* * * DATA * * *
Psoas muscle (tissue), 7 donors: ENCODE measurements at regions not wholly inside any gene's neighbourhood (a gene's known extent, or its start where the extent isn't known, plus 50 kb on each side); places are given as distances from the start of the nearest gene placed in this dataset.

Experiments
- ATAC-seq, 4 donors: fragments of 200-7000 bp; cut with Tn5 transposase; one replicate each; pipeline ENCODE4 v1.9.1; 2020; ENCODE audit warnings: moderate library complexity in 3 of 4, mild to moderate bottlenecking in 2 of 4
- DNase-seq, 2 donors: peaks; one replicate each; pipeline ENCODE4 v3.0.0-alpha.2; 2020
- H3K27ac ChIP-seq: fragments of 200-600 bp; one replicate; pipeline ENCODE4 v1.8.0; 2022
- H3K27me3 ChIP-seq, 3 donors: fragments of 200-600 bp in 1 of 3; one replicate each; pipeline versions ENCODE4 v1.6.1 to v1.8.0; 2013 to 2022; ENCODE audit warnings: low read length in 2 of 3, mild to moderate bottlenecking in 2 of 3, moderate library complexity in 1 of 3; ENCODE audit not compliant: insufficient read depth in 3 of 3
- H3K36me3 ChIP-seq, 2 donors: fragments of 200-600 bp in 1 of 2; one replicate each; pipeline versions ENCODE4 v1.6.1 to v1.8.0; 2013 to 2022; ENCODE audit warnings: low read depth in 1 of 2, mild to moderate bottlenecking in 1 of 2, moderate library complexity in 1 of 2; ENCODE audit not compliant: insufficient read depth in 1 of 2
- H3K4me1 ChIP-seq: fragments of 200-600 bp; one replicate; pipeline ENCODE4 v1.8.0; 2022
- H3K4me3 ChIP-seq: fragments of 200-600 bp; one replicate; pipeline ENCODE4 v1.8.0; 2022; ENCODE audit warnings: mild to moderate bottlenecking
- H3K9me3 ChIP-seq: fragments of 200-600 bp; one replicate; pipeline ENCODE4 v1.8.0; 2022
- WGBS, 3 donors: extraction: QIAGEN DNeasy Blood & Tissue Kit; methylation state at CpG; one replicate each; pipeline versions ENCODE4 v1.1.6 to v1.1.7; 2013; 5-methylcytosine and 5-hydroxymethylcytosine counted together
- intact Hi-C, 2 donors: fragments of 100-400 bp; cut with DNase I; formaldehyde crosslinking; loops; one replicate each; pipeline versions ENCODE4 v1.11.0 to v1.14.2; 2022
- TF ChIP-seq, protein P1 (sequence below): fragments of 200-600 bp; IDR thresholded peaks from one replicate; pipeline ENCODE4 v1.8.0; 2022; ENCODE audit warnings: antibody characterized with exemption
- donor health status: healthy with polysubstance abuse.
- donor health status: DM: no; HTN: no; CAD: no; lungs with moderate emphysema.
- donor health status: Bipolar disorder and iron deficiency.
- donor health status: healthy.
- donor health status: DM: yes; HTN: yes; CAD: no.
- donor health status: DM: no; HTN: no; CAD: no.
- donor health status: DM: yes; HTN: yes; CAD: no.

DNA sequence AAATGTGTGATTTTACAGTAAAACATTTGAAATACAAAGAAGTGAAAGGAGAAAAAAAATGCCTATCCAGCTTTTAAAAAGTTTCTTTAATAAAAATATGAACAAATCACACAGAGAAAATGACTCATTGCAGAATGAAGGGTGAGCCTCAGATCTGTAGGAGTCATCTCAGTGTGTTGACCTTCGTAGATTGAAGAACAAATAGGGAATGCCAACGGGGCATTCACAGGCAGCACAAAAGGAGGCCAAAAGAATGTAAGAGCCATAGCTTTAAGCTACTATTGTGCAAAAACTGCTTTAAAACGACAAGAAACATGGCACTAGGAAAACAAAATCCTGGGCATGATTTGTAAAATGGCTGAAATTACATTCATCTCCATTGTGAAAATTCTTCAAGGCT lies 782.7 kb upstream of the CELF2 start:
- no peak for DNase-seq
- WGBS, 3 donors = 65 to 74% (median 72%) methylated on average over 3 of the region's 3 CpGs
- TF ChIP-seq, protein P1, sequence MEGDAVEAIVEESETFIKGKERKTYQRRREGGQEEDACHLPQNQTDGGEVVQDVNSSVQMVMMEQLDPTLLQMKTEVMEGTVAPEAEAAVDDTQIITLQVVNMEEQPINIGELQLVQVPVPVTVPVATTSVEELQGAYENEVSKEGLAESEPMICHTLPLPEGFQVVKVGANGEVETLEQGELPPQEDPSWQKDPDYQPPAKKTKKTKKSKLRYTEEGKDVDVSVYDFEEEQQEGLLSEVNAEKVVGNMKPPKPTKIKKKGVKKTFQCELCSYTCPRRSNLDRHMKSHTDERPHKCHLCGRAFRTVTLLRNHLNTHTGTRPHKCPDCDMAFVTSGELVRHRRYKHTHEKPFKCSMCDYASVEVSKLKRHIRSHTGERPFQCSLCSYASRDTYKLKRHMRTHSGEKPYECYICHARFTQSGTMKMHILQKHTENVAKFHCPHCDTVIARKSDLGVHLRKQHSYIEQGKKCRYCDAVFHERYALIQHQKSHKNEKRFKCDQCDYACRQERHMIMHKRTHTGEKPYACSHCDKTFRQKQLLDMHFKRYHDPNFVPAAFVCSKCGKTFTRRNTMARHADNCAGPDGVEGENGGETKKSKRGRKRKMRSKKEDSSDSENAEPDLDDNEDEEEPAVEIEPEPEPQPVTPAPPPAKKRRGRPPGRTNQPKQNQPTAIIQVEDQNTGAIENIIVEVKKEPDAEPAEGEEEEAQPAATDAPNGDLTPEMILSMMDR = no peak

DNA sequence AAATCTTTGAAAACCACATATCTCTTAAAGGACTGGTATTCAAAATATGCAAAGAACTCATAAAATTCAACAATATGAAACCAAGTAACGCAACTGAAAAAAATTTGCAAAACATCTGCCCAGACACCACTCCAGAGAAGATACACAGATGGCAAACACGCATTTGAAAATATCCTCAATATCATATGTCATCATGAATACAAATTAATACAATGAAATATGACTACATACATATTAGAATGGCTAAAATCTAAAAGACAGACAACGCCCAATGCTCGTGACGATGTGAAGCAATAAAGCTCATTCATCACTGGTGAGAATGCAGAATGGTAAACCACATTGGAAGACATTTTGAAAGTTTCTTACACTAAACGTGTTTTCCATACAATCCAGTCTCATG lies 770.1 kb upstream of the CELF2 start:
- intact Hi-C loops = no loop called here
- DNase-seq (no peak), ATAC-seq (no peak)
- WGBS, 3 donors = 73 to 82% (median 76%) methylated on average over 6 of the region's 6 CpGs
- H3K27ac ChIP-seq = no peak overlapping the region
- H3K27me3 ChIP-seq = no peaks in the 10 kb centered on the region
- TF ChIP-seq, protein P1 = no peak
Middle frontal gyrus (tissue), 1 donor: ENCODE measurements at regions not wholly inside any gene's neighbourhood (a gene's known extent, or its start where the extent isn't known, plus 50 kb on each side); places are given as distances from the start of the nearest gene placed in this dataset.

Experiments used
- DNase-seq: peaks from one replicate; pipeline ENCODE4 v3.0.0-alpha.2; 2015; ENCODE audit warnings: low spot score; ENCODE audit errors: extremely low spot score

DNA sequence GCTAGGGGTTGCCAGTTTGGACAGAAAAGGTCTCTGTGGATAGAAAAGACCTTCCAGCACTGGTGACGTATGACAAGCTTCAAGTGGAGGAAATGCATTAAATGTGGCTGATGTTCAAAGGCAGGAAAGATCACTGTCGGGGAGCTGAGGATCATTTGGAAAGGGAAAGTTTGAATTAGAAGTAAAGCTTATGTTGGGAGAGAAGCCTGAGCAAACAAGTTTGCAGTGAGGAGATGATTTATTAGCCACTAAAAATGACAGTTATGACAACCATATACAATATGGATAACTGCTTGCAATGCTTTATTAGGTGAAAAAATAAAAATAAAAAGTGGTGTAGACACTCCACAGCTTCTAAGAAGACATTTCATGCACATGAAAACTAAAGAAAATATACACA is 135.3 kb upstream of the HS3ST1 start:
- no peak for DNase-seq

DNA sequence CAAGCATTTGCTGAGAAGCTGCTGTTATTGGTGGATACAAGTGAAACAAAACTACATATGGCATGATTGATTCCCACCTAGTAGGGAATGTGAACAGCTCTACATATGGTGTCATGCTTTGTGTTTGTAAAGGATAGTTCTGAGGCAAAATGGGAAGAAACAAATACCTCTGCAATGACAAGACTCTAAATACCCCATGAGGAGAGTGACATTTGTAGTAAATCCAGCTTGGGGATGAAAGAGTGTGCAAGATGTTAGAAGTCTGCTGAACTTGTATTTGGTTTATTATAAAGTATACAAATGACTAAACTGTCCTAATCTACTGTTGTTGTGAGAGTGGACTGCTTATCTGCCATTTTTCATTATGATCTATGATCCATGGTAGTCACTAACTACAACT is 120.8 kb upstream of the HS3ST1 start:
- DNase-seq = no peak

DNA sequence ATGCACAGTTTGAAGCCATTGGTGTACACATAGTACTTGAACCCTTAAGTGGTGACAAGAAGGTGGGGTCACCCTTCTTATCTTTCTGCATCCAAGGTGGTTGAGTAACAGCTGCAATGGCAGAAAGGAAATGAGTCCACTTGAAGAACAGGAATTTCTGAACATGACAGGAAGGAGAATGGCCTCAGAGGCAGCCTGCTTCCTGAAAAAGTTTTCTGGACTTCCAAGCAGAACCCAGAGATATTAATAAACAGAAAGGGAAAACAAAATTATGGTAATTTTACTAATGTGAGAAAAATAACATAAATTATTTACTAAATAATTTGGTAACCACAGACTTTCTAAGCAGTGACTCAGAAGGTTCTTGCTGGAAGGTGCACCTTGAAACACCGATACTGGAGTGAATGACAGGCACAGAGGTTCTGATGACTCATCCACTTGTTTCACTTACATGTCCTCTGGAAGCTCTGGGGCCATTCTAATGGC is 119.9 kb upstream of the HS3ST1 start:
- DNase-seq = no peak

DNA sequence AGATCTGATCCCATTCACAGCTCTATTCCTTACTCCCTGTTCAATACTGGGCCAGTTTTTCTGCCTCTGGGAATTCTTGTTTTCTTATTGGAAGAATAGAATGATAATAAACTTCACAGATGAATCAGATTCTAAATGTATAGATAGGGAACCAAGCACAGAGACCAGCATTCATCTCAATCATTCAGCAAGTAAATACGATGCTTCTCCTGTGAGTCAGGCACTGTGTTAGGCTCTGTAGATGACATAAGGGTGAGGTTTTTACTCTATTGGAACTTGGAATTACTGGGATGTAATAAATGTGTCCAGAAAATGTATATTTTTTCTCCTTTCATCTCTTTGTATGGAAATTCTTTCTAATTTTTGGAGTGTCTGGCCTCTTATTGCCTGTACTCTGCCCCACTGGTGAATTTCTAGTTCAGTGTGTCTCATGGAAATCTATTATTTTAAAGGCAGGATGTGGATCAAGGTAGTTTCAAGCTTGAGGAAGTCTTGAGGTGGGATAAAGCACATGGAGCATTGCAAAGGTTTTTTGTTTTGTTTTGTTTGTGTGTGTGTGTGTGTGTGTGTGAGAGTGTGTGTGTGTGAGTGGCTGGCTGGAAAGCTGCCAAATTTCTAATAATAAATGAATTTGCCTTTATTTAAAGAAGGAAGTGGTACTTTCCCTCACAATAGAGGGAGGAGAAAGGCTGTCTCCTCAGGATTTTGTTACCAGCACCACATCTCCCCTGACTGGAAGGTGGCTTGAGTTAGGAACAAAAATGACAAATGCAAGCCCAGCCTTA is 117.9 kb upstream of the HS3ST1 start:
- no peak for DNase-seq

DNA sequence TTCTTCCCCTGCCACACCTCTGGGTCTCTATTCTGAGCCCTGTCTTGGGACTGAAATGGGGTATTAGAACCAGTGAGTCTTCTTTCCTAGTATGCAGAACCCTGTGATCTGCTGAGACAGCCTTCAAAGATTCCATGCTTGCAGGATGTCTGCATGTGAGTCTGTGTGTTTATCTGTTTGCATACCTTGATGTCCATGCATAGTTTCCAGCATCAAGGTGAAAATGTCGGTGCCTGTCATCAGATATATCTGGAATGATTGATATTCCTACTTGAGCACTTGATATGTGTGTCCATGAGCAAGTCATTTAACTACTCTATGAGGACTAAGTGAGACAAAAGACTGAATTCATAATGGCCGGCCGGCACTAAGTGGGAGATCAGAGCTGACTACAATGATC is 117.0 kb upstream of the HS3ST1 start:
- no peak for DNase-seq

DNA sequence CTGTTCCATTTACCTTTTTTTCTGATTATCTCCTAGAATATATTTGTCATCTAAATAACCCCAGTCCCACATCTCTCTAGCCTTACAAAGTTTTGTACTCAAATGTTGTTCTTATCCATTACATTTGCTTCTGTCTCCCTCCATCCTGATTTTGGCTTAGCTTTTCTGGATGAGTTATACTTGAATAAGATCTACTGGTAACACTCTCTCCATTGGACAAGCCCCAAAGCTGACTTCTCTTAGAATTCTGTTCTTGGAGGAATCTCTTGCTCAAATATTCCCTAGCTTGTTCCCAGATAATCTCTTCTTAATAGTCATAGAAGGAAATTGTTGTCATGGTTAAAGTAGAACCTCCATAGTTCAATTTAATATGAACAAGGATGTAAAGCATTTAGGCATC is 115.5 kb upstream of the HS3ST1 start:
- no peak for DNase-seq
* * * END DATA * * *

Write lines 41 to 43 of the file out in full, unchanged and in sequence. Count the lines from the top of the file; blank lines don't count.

DNA sequence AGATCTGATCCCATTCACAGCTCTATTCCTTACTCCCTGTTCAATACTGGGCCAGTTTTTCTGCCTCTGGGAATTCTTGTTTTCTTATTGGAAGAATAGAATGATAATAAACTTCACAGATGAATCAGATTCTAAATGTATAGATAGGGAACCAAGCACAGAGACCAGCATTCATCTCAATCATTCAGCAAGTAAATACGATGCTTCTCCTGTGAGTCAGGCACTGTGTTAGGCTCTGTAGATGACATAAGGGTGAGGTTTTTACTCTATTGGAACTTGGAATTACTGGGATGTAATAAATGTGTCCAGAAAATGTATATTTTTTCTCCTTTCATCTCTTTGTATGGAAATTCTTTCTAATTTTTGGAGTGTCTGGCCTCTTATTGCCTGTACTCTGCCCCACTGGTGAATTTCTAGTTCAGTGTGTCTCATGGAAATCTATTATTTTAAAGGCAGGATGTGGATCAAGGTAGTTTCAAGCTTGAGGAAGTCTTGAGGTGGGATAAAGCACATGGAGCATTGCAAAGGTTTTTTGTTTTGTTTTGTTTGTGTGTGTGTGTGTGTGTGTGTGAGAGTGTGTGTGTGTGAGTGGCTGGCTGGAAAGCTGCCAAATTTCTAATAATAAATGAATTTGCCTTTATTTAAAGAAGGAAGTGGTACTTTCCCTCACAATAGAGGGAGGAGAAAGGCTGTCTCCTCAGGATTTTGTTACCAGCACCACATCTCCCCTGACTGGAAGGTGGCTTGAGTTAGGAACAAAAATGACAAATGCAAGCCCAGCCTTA is 117.9 kb upstream of the HS3ST1 start:
- no peak for DNase-seq

DNA sequence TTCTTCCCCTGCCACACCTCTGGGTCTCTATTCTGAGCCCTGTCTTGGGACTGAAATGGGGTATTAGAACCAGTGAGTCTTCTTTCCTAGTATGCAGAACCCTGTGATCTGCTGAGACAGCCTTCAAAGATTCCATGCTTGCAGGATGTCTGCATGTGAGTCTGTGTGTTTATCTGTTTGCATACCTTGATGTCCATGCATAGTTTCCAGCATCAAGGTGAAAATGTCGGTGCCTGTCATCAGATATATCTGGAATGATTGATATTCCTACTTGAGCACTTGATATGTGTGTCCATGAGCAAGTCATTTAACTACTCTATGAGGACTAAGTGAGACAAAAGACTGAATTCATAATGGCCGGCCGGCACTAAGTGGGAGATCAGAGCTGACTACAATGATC is 117.0 kb upstream of the HS3ST1 start: